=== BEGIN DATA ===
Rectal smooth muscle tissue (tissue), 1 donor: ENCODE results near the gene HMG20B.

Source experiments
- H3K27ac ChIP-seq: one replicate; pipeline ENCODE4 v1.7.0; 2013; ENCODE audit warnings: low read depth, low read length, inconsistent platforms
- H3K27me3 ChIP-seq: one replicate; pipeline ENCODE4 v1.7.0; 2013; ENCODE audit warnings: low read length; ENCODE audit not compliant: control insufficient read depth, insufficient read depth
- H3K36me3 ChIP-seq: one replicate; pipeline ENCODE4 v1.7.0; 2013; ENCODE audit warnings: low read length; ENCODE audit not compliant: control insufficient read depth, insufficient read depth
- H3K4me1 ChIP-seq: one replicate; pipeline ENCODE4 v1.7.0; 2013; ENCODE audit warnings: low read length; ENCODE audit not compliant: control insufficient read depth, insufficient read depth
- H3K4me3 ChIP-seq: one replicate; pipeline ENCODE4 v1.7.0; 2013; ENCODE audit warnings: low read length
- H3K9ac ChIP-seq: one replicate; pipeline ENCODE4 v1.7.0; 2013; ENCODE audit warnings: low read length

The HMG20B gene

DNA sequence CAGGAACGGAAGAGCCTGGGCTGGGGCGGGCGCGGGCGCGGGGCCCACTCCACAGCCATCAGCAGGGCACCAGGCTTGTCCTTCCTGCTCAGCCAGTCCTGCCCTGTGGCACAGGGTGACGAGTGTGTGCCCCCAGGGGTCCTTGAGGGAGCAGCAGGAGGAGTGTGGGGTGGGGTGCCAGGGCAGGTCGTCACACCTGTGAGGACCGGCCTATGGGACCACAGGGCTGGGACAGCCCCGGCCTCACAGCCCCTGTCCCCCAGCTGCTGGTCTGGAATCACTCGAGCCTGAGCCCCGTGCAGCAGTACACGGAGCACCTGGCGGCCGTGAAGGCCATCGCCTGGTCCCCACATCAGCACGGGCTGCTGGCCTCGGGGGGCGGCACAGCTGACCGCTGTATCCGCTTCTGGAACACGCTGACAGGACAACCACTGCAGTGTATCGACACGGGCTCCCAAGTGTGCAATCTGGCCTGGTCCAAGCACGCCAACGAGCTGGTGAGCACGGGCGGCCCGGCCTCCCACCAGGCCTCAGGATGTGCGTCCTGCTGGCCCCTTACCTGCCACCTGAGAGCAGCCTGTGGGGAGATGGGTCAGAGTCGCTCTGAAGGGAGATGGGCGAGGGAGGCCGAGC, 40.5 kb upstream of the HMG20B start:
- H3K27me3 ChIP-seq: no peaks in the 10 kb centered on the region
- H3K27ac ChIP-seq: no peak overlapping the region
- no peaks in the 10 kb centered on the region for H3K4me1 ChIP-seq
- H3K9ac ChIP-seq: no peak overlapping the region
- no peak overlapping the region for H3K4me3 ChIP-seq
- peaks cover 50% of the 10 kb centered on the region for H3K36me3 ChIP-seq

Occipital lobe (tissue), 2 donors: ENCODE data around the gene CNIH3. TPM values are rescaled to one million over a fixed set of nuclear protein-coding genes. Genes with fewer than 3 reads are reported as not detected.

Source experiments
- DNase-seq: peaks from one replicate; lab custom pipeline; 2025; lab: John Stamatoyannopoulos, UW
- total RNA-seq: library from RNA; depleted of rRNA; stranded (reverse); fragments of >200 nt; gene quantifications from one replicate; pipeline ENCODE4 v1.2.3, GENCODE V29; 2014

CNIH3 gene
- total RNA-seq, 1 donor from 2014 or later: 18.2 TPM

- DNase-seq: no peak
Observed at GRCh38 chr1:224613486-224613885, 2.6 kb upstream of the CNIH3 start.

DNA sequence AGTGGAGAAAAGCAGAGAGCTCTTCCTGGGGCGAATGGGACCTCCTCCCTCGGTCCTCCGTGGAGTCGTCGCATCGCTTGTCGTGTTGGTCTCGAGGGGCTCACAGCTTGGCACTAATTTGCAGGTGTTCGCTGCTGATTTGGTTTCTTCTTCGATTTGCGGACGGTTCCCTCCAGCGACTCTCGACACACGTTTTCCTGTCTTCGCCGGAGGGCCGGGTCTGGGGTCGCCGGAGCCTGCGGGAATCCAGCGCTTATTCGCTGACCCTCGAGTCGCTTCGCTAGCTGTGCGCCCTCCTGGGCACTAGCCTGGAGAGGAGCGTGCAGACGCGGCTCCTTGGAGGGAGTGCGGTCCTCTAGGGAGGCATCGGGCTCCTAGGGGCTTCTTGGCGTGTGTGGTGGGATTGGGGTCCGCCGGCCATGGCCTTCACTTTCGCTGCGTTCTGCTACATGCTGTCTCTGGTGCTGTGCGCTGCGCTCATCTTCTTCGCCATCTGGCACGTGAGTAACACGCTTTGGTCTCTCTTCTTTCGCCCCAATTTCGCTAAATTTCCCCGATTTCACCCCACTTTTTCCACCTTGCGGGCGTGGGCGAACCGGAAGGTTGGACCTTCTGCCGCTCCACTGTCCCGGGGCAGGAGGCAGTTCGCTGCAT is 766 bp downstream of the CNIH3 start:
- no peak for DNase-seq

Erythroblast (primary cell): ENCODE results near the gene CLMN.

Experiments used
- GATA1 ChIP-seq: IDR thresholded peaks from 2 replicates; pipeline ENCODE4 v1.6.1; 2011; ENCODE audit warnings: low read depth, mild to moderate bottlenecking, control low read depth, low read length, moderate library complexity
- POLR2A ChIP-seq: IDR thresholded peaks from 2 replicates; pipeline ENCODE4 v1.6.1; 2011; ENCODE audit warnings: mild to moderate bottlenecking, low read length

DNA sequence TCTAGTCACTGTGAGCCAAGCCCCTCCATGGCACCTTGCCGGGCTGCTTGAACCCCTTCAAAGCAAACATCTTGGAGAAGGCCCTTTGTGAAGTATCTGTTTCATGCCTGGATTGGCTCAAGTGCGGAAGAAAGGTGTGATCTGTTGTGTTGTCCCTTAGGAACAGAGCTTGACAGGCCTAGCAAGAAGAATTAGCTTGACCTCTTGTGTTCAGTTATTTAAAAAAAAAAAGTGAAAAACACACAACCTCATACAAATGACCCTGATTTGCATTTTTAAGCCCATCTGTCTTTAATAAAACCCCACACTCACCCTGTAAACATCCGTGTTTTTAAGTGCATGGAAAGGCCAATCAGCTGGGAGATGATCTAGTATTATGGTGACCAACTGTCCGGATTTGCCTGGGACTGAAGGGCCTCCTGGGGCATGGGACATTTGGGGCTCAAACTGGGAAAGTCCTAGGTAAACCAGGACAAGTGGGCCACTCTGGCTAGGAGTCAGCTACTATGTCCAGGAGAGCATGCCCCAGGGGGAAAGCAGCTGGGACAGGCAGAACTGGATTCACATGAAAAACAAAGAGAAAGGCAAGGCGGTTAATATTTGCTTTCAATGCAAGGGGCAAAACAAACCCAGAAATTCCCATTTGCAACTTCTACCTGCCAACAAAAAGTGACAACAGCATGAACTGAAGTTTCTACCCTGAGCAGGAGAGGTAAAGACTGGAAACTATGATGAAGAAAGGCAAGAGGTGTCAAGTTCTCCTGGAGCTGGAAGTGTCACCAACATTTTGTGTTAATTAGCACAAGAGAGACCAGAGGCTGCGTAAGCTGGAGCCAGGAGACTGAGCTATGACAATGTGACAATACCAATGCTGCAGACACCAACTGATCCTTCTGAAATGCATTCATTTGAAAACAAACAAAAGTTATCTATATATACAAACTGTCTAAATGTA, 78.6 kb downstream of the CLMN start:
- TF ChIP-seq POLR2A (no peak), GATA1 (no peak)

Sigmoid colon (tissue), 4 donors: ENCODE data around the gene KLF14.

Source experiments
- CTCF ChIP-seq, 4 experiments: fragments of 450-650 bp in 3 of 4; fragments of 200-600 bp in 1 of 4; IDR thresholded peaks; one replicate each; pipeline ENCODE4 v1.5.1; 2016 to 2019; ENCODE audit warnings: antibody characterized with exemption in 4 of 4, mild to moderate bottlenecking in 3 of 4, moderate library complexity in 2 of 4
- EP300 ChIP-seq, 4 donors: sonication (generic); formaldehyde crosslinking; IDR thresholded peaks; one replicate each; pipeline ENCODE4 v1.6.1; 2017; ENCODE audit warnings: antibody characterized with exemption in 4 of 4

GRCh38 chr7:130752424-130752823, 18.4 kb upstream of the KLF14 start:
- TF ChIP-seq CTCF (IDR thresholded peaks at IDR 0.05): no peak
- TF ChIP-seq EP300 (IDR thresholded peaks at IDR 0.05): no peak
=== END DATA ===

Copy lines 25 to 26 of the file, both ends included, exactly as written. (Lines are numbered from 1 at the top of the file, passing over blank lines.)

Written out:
DNA sequence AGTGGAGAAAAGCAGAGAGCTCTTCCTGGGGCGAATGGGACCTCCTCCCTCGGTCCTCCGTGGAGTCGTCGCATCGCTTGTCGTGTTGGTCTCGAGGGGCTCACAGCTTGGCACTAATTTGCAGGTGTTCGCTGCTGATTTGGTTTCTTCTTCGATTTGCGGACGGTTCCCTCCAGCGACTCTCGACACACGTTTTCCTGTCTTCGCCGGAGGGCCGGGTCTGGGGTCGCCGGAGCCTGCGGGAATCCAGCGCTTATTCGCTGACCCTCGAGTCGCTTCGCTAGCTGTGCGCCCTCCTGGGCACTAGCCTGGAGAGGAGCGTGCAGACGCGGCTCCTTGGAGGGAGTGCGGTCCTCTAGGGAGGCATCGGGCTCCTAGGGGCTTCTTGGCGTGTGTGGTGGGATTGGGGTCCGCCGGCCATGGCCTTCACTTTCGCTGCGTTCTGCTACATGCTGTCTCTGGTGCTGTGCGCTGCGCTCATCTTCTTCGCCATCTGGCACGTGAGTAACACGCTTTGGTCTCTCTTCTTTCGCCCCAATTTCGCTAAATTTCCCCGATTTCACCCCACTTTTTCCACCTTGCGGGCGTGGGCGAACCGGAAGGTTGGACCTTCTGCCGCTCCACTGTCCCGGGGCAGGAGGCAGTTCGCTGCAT is 766 bp downstream of the CNIH3 start:
- no peak for DNase-seq